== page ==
TEL AVIV – The IDF’s new cyber division, aimed at defending against cyberattacks on critical infrastructure, is more important than the establishment of commando brigades, a high-ranking IDF commander said.
So far, the army’s cyber arm comprises eight special units designed to defend against cyberattacks on essential infrastructure such as water and electric grids, as well as banking and cellular networks.
The cyber teams were established as a preemptive measure following major cyberattacks abroad, including a three-month offensive against Turkish banks, the takedown of Turkish internet services for a 20-hour period, and the attack on Ukraine’s electric grid resulting in the closure of Kiev’s international airport.
“These incidents actually occurred following a relatively calm year with regard to cyber [attacks], and came against the backdrop of the nuclear deal with Iran,” the commander noted, adding that “cyber has become a legitimate tool” in modern warfare.
According to the commander, Israel is one of the most advanced countries in the field of cyber technology, along with the U.S., Iran, Germany, and Britain.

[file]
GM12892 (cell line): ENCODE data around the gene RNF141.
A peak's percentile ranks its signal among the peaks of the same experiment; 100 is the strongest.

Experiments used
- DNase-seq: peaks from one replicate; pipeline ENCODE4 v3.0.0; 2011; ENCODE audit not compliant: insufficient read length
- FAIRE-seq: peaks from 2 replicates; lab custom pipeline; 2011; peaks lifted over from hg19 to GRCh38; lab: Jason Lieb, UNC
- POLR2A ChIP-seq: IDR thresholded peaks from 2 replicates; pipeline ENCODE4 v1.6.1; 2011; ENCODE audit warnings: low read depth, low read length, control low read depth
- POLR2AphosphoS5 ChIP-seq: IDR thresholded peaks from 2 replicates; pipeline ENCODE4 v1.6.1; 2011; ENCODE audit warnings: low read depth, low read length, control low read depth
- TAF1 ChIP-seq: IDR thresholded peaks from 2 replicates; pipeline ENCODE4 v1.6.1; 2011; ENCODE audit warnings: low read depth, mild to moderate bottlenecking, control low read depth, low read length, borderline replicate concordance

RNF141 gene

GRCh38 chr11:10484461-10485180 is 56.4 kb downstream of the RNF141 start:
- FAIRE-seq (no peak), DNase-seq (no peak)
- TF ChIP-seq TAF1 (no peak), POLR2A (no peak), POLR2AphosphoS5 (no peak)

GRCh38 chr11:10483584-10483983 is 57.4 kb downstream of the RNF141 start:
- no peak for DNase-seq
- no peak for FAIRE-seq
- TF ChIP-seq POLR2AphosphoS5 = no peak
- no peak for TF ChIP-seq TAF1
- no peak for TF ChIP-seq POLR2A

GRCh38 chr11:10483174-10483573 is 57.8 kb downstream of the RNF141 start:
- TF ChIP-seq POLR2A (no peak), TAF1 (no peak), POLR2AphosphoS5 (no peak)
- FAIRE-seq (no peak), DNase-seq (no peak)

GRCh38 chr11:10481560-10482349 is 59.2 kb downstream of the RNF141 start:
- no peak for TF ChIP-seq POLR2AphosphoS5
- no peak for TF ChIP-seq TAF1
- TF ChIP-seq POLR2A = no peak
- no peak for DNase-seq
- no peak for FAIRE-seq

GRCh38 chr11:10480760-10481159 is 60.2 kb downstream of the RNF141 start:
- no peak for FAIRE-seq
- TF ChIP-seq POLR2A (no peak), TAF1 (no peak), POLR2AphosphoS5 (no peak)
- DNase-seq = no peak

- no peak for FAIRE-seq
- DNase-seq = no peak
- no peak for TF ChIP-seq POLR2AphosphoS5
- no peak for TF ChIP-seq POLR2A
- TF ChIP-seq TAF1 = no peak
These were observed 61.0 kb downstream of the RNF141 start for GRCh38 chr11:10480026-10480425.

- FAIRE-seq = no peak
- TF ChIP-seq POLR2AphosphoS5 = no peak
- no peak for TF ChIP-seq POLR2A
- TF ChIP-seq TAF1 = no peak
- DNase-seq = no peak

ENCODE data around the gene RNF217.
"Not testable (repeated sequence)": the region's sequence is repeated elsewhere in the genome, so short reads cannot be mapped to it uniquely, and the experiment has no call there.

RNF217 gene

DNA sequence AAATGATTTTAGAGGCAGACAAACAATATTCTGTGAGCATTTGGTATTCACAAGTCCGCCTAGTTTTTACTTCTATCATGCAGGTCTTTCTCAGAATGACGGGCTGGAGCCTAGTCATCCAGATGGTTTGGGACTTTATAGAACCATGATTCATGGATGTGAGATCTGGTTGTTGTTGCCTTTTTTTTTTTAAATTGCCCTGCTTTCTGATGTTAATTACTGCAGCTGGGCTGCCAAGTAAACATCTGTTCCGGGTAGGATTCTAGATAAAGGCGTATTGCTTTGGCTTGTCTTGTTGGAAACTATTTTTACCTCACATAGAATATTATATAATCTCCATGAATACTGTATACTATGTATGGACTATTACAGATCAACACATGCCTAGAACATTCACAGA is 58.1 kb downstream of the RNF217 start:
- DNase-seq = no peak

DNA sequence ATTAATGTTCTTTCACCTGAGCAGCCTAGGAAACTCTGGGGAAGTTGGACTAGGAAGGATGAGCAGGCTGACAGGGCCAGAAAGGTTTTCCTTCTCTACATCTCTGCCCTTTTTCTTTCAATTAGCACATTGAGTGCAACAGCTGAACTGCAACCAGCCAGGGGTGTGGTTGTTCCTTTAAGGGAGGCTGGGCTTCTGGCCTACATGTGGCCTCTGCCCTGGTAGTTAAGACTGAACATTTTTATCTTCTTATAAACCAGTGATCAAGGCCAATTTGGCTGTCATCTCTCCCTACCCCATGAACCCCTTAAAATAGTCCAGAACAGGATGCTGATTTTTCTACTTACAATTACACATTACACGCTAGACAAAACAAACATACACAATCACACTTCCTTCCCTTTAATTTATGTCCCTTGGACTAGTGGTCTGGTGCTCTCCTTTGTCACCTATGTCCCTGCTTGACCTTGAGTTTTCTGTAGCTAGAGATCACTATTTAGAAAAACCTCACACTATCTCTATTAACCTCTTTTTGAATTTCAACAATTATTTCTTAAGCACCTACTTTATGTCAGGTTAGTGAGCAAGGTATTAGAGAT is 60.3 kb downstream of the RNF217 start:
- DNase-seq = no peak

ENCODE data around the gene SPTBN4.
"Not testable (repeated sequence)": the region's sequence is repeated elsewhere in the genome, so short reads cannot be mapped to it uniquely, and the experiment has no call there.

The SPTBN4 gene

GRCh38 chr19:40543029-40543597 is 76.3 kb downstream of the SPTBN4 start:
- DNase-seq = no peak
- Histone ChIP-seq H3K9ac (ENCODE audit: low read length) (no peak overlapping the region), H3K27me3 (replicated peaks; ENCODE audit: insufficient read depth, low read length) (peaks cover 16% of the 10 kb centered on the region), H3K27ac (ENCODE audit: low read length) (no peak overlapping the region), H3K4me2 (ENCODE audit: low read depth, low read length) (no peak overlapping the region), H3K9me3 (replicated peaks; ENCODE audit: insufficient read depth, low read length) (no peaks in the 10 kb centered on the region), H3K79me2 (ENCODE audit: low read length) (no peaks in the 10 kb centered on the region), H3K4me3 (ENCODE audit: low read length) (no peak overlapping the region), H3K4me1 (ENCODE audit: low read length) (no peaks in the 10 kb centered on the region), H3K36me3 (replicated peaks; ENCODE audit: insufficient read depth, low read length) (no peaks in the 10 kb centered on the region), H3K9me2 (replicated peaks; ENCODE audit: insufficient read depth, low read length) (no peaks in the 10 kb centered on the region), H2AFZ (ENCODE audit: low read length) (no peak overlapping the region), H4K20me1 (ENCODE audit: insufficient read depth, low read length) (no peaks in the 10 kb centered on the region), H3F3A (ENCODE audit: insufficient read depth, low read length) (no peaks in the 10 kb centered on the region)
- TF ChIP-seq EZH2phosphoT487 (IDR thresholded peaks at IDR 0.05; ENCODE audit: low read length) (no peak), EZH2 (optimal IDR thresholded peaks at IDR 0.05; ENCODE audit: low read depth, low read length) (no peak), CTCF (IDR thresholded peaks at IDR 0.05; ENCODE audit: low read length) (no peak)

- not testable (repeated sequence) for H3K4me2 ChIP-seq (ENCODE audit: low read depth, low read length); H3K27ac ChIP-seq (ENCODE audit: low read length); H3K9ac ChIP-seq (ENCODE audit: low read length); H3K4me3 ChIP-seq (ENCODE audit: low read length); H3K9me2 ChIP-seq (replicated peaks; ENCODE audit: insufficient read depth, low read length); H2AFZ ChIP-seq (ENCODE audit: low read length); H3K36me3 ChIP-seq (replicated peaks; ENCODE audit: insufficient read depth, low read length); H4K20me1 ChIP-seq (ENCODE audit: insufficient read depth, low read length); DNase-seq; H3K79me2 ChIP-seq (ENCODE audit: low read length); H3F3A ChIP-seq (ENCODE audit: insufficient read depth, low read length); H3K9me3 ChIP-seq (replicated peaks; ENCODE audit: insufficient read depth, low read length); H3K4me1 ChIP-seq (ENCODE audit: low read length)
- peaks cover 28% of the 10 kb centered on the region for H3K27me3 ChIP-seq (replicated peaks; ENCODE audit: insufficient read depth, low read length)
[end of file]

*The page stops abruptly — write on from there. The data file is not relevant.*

“We have established these mixed IDF units, which will multiply and grow over the coming years, so that if we have a ‘cybernetic September 11,’ we won’t have to ask questions,” he said. “We are more bothered by the cyber threats to our national infrastructure than we are by attacks on the army. What happens if Ben Gurion International Airport is shut down or we lose internet access?”
The commander revealed that until now there have been no hacks of any of the IDF’s operational system, which mostly operates on internal networks. However, he did say that there were increasing attempts to gather intelligence on critical defense systems such as the Trophy – an APS that intercepts missiles and rockets by blasting them out of the air.
IDF Chief of Staff Maj. Gen. Gadi Eizenkot’s decision to launch the army’s cyber division last year coincided with the formation of the National Cyber Bureau in the Prime Minister’s Office, whose purpose is to guide government policy on cyber defense.
Israel’s own cyber capabilities are a hotly debated topic. In 2011, the New York Times claimed that the Stuxnet computer virus was part of a joint U.S.-Israel operation to undermine Iran’s nuclear aspirations. Last year, Israel spied on nuclear talks between Iran and world powers in Europe by planting a virus in the luxury hotels hosting the talks.